Hardtail choppers with fat rear tires aren’t typically our vibe, but we’re suckers for anything Martin Becker builds. He’s a Meister of stance and proportions, and has a great eye for detail—making his builds far too good to be ignored.
Martin’s track record is exactly why his client was happy to give him free rein. Sebastian and his girlfriend already own customs from MB Cycles, and then Sebastian walked in one day and spotted the donor for this project.
Martin had bought the Buell just two days prior; a runner with a 1996 M2 Cyclone motor, in a hardtail frame from the now-defunct German company SCS. It used to belong to a friend of his, who raced it at the Glemseck 101. That friend then sold it, and it eventually ended up in Martin’s hands.
Luckily the 1,203 cc Buell motor was still in good condition, and the bike had all the right papers. But it was well used, and a far cry from the polished machine you’re looking at now. Sebastian saw potential and commissioned the project—so Martin tore the whole thing apart, and spent four months rebuilding it as a genre-blending cafe-chop of sorts.
The motor was left alone inside, but it was yanked out of the bike and given a fresh coat of wrinkle black. Martin put it back with a Keihin CV carb and a K&N filter, a Dyna S single fire ignition, and coils from S&S Cycle. Then he fabricated new exhaust headers, and installed a Dr. Jekill & Mr Hyde muffler that has an electronically controlled valve to change its loudness.
Moving to the chassis, Martin lowered the original Buell front forks by two inches, then had the stanchions covered in a low-friction, diamond-like carbon coating.
The wheels look like a matching pair, but they actually come from two different sources. The front wheel is a 3.5×21” Rev Tech part, and the back is an 8×18” hoop from a Harley-Davidson Breakout. They’re both wrapped in Avon Cobra Chrome rubber, with an ultra-wide 240 tire out back.
Martin mix-‘n-matched the brakes too, with a four-piston Beringer caliper up front, and a two-piston Performance Machine unit out back. Both calipers wear a polished finish, and are matched to Rick’s discs.
For the bodywork, Martin imported a gas tank from Japan and modified it with an external ‘gauge.’ There’s a modified Harley V-Rod nose fairing up front, wrapped around a 4.5” headlight. The fenders and the aluminum oil tank are custom made, as is the seat, which is covered in a German military leather.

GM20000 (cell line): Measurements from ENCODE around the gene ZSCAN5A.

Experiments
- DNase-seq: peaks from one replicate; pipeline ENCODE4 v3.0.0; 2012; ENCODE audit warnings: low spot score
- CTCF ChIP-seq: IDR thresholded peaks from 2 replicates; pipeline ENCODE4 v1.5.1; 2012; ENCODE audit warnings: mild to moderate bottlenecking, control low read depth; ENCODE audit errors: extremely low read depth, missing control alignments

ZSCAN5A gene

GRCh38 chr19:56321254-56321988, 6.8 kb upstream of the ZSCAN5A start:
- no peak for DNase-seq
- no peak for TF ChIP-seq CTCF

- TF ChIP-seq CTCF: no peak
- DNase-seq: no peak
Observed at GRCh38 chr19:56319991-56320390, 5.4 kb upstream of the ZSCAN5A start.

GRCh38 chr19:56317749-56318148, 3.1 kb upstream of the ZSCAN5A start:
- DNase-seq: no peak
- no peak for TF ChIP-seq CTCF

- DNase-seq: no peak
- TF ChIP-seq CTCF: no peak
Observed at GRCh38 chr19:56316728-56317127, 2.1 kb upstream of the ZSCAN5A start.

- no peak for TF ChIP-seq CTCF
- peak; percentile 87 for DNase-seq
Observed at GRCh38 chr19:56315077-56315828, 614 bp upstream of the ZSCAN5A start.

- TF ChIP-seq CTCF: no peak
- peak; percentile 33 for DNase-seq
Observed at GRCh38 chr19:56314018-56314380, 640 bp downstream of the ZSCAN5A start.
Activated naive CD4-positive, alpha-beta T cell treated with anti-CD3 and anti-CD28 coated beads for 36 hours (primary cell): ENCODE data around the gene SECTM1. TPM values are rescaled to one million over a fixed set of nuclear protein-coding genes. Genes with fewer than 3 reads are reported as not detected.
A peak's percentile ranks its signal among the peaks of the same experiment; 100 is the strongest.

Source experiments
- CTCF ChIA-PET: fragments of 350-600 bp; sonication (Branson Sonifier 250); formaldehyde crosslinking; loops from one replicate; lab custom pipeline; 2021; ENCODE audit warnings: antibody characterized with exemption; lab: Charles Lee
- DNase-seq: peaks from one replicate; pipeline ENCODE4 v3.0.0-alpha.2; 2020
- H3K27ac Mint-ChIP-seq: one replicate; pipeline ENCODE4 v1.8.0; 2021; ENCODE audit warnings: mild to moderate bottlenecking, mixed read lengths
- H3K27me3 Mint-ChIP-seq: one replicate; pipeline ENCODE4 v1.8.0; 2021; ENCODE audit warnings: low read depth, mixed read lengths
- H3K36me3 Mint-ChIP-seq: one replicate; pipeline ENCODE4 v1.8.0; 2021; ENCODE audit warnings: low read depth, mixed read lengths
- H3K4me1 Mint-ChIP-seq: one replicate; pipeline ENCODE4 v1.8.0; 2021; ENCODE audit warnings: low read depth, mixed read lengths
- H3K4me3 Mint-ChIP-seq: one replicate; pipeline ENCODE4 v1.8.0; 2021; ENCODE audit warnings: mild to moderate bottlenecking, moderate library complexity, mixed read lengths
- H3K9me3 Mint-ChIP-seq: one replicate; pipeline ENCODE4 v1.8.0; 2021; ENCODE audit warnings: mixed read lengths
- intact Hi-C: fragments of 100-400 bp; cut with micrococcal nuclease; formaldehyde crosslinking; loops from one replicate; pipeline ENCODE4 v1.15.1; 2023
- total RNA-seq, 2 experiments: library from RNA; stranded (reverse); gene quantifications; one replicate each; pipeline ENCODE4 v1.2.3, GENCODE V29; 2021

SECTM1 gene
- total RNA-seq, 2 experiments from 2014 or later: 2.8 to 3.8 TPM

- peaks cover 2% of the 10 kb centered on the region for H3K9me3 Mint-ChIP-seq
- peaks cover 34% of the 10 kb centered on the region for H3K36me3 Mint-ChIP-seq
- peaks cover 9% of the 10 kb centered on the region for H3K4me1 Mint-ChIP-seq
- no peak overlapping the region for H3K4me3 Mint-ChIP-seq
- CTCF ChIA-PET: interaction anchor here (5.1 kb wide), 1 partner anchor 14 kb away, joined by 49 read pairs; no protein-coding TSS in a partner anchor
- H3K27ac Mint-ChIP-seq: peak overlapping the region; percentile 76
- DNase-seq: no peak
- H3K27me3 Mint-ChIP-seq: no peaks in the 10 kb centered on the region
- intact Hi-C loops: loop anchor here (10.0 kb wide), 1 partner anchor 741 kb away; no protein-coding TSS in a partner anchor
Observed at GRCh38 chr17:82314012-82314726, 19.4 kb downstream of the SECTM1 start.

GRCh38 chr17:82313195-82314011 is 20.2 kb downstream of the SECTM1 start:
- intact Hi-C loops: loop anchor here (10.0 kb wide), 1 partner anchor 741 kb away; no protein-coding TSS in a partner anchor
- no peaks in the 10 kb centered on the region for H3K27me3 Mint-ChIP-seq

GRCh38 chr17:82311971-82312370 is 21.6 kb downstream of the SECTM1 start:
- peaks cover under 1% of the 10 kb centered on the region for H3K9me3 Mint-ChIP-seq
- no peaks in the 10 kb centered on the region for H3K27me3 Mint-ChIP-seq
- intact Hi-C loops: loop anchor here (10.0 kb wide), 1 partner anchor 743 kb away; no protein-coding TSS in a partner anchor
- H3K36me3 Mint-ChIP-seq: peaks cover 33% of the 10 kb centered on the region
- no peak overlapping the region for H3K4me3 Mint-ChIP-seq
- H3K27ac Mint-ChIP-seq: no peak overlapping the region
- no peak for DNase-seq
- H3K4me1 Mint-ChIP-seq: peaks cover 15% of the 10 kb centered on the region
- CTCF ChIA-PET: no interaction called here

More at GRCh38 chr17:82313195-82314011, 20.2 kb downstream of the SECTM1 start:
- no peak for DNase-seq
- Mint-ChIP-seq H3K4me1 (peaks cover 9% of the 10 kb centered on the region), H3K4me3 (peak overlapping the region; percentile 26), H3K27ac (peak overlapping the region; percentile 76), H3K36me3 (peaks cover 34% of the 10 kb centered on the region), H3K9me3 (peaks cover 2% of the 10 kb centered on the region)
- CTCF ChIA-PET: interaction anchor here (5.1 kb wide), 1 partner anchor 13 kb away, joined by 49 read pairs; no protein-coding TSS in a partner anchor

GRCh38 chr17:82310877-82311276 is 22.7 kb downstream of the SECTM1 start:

There’s a pair of Kellermann LED turn signals on the fairing, and an LED taillight and turn signals embedded in the lip of the rear fender. The license plate sits on an aftermarket mounting bracket, off to the left side of the axle.
Behind the fairing are a tiny Motogadget speedo, ABM clip-ons, and ABM levers matched to the OEM Buell controls. The switchgear is minimal; a couple of mini-switches on the left, and a pair of push buttons embedded in the top yoke.
Other add-ons include modified LSL foot pegs, a Kustom Tech side stand, and a Lithium-ion battery from Antigravity. But it’s the little custom touches that hit hard—like the nifty lower rear fender mounts, or Martin’s penchant for meticulously tidy cable routing.
Sebastian really had no idea what direction Martin would head in with the build—not even when it came to paint. “Absolutely crazy,” says Martin, “but the best way for me to build a bike. And also a great confidence in me and my work.”
Martin settled on subdued tones, with a cheeky nod to 80s Yamahas in the graphics. Chikos Pinstriping painted the tank, while Metal Skin Works powder coated everything else in either olive, or wrinkle black.
It might be more stretched and slammed than we’re used to, but Martin’s Buell-powered hardtail still hits all the right notes. Sebastian’s happy too… but his girlfriend isn’t. “She said she needs another bike build from me that looks more tough and crazy than Sebastian’s,” quips Martin.
“I’m already working on it.”